• 2009 European Press Spotlight NetEvents traffic growth. But that really isn't cost effective or manageable for the mobile broadband environment. So we're making the suggestion here that Ethernet is the solution for this in the long run and that can obviously travel over a variety of different access technologies. But an operator who does not make that transition to Ethernet is going to be in big trouble. Apologies for skipping through this pretty quickly, I think it's fairly well assumed. So let's just have a look at the different cost metrics for Ethernet versus TDM. You see that the slide shows yearly savings for IP or Ethernet over TDM in the green part. In year one where it's deployed there's no saving. In the yellow part of the chart you can see IP Ethernet yearly CapEx plus OpEx, higher in the first year and then decreasing a little and then going up a little bit. But compare that to the blue part of the chart, you see TDM yearly CapEx. If you're continuing to add T1 lines for cell site backhaul that cost is just going to continue to ramp up. And that really undermines the whole business model to moving towards 3G and mobile broadband services for the operator. So this is our overview picture of some of the different technologies that we're going to see for mobile backhaul, how that technology share is going to play out. Apologies if it's a little hard to make out. But you'll see a transition in a few of the technology areas from PDH, particularly PDH and SDH microwave indicated in the light blue, that's a decreasing part of the overall picture as we move forward in time. And that transition to Ethernet microwave indicated at the bottom of the chart in darker blue. So you see as the PDH and SDH technologies begin to decrease in overall adoption you'll see that replaced by Ethernet and you'll see that again in Ethernet over copper and fibre in the yellow part of the chart, that also grows. So we're going to start by making the assumption that Ethernet is one of those technologies that is going to provide the panacea for the challenges that mobile operators face in terms of mobile backhaul. But after I've introduced the panel or asked them to introduce themselves we're going to kick that around a bit and see whether Ethernet is the only solution, whether we can assume that it is going to take us forward and help operators tackle this challenge. And if so, what's the timeframe. How are operators going to fulfil that migration from TDM to Ethernet and what are the road bumps along the way. Okay. I said I was going to run through it quickly. So I'm going to ask the panel to introduce themselves very quickly. Let's start with Nan. If you could just say a little bit about who you are and your background. Nan Chen My name is Nan Chen. I'm with MEF. I think most of you know me so I don't have to introduce -- if you don't know me you probably don't belong here. Just kidding. Phil Tilley I'm Phil Tilley with Alcatel-Lucent and also, as well as Alcatel-Lucent on the IP side also marketing co-chair for Europe for the MEF as well. Barcelona, 12-13 February 2009 3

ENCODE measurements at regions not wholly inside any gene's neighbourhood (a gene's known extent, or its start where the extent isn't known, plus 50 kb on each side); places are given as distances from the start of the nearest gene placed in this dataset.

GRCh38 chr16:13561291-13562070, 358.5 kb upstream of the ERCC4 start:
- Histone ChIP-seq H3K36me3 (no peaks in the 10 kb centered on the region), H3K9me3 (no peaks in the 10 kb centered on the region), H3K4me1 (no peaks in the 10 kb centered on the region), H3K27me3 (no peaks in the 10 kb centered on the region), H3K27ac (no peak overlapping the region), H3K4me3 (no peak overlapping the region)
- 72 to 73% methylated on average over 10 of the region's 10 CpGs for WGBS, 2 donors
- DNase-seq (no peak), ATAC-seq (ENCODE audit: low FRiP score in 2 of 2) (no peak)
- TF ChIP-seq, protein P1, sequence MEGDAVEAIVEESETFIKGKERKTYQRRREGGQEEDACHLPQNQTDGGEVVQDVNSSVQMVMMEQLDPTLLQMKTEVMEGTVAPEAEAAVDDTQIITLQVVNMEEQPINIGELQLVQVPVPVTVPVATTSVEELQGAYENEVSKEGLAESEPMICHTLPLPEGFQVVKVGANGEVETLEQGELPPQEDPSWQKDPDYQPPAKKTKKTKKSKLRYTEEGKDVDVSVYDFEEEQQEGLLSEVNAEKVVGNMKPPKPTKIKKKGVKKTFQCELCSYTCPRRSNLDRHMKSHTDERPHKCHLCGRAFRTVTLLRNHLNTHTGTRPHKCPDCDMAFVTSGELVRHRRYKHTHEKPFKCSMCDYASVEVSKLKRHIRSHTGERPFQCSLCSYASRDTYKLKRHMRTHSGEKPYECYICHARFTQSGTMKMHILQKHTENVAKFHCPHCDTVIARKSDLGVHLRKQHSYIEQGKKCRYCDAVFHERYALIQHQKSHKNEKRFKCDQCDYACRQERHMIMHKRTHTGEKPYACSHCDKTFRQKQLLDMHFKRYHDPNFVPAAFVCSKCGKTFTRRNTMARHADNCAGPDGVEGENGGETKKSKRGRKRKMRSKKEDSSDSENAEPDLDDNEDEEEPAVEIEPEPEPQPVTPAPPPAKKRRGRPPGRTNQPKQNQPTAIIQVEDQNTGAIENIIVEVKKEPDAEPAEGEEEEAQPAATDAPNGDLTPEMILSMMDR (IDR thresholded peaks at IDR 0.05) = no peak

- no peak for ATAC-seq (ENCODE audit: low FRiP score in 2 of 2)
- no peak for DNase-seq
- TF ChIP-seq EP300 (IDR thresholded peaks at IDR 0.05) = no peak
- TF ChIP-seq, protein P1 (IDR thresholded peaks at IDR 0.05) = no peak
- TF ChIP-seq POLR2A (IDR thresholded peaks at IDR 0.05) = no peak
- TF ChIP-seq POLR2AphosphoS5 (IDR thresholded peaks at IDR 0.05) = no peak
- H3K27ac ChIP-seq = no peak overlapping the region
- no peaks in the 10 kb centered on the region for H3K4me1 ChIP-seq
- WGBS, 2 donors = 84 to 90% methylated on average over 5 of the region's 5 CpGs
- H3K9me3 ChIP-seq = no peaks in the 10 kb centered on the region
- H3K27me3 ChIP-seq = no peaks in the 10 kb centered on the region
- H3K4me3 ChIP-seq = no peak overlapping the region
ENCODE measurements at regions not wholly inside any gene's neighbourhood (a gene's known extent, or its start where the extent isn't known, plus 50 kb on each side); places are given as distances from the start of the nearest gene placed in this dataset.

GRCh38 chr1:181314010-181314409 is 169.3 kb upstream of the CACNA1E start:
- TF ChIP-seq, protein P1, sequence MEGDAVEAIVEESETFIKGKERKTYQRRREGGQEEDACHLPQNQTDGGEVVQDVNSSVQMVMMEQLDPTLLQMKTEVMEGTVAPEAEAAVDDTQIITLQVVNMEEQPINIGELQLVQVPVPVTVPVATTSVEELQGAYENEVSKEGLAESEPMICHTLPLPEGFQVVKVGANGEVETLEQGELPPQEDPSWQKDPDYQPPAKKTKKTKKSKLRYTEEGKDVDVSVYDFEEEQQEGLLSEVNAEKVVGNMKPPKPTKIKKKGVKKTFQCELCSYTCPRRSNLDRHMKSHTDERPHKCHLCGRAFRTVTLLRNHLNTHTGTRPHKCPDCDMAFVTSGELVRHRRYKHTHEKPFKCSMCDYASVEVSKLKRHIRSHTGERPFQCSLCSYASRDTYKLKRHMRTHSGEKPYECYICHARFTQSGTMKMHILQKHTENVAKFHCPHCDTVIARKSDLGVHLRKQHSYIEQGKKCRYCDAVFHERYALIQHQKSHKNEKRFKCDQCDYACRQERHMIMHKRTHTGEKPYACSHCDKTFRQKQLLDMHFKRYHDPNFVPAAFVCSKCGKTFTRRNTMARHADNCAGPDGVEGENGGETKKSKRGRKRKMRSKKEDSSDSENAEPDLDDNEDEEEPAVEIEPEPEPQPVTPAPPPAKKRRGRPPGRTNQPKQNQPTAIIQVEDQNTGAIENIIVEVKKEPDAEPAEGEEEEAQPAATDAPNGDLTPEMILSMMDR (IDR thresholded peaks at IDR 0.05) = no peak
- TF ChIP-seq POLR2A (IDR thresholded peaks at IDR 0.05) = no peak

• 2009 European Press Spotlight NetEvents Natasha Tamaskar I'm Natasha Tamaskar. I'm from GenBand. My background has been IP and primarily an FMC type of [inaudible]. And we've been -- as you've heard from Sanjay -- we've been involved quite a bit on the FMC side both in femtocells and [inaudible]. Francois Tournesac My name is Francois Tournesac. I'm with Nokia Siemens Network. I have been through an acquisition coming from Atrica for eight years and previously had the privilege to work for 3Com for 10 years. The inventor of Ethernet. Richard Webb Okay, a very distinguished line-up, I'm sure you'll agree. So the first thing that I alluded to that I want to put to the panel, I very rapidly ran through it and I think there's probably consensus, but Ethernet surely is the solution to the backhaul challenge for mobile operators. First of all, I'm going to ask Francois this, perhaps you can take us back a little bit about the evolution of Ethernet, as you mentioned, you worked for 3Com, the fathers of Ethernet perhaps, as a good place to start. Perhaps you can tell us how -- Francois Tournesac We can summarise it with a couple of numbers. Initially D10, the 100, the 1,000, the hub, the switch. Also the cable, the wire, the RD45, the yellow cable initially, the coax etc. So things have evolved very much in Ethernet I think. This has created the huge market for everybody and this is why we're enjoying this. When I started with Atrica in 2000 the idea was to bring Ethernet into the carrier space and Nan was part of Atrica at that time also and we shared the same idea that we could open Ethernet to really build it in order to find the attributes to give it a carrier class spin. And in fact at that time in Barcelona was the first customer we closed, [LP] in 2002. And it was very interesting to see that carrier in fact started to adopt Ethernet especially because of the cost of the access, because carriers don't invest in core and etc. just to make themselves happy about it but they were interested and the adoption of Ethernet came because it was a single technology, well known, well standardised, promoted by various standard bodies and MEF certainly played a tremendous role in making it known. And therefore the adoption came from the access. And this adoption then required carrier class and there were different ways of adopting it. The first adoption, in the carrier class at least, was in the enterprise because this is where we saw from the extension of the data centres that was done in Japan, some vendors like Extreme in fact started this and Riverstone. And I think then the enterprise took the benefit of it and were looking for multi-servers and this evolved to the [inaudible] to the data centres and etc. This is where we are now. But then a parallel task has been moving -- it was the adoption of IP Ethernet and this IP Ethernet was very much adopted in the residential for the benefit of getting best Barcelona, 12-13 February 2009 4